In fact, it is worth noting that in the fourth quarter of 2004, additional projects and events continued to contribute to boost the import bill. There were also new investment projects in EPZ and in energy production and the significant rise in the international price of petroleum products. Finally, the appreciation of the Rand (+13.2%), the Pound Sterling (+9.1%), the Australian Dollar (+9.2%) and the Euro (+7.1%) also contributed to the escalating visible trade deficit.

Box: 1 – Exports lack dynamics:

Although the Mauritian rupee continued to depreciate against major currencies, including the Euro, exports growth remained relatively static over the past few years. A combination of factors resulted in such a situation. Our markets remained relatively undiversified, with a high concentration in Europe. In the past few years, especially since the advent of the Euro in 2000, the Euro Zone has been relatively less dynamic than other countries like China and the US. Our exports to the most dynamic zones have remained however low. Some of the factors responsible for this lack of dynamism include erosion of our long-standing preferences, rising costs of production and the mismatch of skills on the labour market.

Trade in services on the other hand, recorded a surplus of Rs. 11.8 billion, 13.5% higher than in the previous year. This is in part, due to higher earnings from the travel industry benefiting from the windfall gains of a strong euro and a strong pound sterling. Exports of services surged by 11.4% in 2004, from Rs. 35.7 billion in 2003 to Rs. 39.8 billion in 2004, whereas there was a 10.6% increase in the imports of services during the same period of time, from Rs. 25.3 billion to Rs. 30.0 billion.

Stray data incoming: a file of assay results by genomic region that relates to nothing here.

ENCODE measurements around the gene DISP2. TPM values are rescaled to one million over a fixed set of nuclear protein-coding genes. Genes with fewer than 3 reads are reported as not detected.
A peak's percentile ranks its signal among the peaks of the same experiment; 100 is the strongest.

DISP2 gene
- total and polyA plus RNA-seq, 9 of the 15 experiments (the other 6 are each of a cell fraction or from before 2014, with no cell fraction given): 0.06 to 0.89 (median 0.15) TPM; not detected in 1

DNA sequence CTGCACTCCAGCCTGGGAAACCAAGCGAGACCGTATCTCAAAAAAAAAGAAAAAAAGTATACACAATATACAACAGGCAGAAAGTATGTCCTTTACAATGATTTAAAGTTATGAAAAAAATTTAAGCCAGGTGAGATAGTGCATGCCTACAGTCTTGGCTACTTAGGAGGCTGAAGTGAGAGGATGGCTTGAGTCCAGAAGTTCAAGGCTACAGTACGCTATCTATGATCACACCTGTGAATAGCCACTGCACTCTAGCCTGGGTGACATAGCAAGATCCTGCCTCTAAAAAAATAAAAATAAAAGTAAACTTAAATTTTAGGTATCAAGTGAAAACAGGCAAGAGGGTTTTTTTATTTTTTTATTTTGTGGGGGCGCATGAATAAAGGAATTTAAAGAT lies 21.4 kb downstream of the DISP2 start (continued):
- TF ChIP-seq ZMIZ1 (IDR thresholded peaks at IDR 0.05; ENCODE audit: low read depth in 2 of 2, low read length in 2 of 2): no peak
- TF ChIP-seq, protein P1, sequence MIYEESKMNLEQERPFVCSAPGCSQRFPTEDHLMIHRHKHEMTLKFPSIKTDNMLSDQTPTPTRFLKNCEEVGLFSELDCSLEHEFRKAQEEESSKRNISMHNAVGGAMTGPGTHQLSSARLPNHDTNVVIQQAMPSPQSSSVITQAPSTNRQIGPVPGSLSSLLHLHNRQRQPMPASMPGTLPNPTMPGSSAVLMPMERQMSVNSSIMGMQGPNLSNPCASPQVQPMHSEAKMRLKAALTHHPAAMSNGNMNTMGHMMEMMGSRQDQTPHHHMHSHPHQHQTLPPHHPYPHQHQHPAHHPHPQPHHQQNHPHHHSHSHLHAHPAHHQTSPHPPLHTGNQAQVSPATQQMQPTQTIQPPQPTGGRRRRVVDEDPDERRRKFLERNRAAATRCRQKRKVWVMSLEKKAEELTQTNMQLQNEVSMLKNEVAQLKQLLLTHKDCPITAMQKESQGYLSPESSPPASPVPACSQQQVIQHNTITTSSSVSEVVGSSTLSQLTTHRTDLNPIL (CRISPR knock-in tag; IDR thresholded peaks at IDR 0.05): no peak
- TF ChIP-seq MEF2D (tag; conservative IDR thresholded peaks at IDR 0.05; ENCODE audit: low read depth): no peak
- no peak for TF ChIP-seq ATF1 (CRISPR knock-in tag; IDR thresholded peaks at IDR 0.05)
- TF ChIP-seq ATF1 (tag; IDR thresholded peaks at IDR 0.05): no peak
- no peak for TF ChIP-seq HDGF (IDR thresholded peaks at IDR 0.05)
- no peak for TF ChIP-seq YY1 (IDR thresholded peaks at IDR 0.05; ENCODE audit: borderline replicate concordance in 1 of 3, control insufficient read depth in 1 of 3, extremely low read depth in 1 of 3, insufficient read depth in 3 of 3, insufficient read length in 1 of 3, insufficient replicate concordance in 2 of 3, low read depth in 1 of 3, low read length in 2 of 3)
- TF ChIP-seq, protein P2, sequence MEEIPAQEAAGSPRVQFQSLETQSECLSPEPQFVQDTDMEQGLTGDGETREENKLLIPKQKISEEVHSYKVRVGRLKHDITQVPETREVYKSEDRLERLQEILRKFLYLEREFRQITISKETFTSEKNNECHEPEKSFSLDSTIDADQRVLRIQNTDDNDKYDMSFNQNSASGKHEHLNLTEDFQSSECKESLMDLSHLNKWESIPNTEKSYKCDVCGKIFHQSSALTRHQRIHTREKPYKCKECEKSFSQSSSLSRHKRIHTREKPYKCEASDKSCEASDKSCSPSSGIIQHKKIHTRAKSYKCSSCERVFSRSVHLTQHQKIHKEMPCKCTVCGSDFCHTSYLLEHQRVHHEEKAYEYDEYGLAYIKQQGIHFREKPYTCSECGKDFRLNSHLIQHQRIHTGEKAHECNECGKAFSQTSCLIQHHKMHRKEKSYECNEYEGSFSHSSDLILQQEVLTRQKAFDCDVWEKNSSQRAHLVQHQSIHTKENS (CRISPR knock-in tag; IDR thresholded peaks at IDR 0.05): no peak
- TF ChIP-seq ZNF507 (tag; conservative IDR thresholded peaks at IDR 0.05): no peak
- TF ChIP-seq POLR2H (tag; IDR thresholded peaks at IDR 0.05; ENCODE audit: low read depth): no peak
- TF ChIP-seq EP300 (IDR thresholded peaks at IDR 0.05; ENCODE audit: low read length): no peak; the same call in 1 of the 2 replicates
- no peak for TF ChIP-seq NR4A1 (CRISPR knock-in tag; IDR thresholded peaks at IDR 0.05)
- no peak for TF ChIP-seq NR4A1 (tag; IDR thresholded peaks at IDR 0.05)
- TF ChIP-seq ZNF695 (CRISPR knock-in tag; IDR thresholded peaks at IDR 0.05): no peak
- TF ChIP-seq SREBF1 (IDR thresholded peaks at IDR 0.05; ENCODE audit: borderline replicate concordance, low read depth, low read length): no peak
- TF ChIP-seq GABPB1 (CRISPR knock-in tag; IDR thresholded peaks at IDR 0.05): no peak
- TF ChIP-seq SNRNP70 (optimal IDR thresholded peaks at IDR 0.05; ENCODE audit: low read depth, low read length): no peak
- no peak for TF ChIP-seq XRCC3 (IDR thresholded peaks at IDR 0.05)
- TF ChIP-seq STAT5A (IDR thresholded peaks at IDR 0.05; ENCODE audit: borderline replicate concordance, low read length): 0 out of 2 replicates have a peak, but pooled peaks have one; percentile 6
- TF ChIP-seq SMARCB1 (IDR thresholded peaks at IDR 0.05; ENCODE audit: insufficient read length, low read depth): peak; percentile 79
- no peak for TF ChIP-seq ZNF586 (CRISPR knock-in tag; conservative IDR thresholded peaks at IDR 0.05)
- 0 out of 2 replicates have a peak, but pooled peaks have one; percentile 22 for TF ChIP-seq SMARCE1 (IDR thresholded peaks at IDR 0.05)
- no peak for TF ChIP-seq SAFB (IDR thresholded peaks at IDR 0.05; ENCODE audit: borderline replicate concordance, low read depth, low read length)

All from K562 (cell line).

2.7 Inflation

Table 7: Inflation Rate, %

Calendar Yr Inflation rate (%) Fiscal Yr Inflation rate (%)
2001 5.4 01/02 6.3
2002 6.4 02/03 5.1
2003 3.9 03/04 3.9
2004 4.7 04/05 5.5

The inflation rate, as measured by the percentage change in the yearly average consumer price index reached 4.7% for calendar year 2004 compared to 3.9% in 2003.  This was mainly the result of a combination of domestic and external factors.

There were significant increases in the price of subsidised flour (+17%) and rice (+40%). The rise in the price of flour led to an increase in the price of bread by 12%. The price of other food items, such as chicken (+8.8%), fish (+8.5%) , beef (+9.7%), and frozen mutton (+15.2%)  also went up in 2004.

In addition, the rise in international oil prices had spill over effects on the domestic economy. There were three successive increases in the price of gasoline and diesel oil. The price of gasoline increased by a total of 27.9% and the price of diesel oil rose by 45.0%, therefore causing subsequent surges in electricity tariffs (+5.1%), bus fares (+13.3%), taxi fares (+15.4%) and air fares (+16.0%).

Finally, the prevailing high budget deficit and the sustained level of public investment also contributed to inflationary pressures.

2.8 Employment/ Unemployment

Until 2003, labour force statistics were estimated on the basis of the Population census or Labour Force Sample Survey. A new methodology, named the Continuous Multi Purpose Household Survey  (CMPHS) was introduced in March 2004 to estimate the labour force, employment and unemployment rate. It is based on a sample of households that presently covers a total 8,640 households for the whole of 2004. Estimates are conducted on a quarterly basis, on 2,160 households per quarter.

In the new CMPHS, the lower age cut-off point to estimate the labour force was brought to 15 years instead of 12 years used previously. A few inconsistencies with regard to the results of the survey have been noted, which probably indicate some weaknesses in the new methodology.

The table below gives the estimated figures for the 3 quarters of 2004:

Table 8:

March 2004 – Estimates June 2004 – Estimates September 2004 – Estimates
Labour force – Male – Female 541,100 348,700 192,400 540,700 347,500 193,200 527,800 349,400 178,400
Employment – Male – Female 494,100 328,400 165,700 491,200 324,600 166,600 483,500 329,800 153,700
Unemployment – Male – Female 47,000 20,300 26,700 49,500 22,900 26,600 44,300 19,600 24,700
Unemployment Rate (%) 8.7 9.2 8.4

Contrary to what one would logically expect, the CMPHS estimates indicate a downward trend in the labour force over the three quarters. From March to June, there was a fall of 400 people in the labour force. However, a larger fall was observed, with a contraction of 12,900 jobs from June to September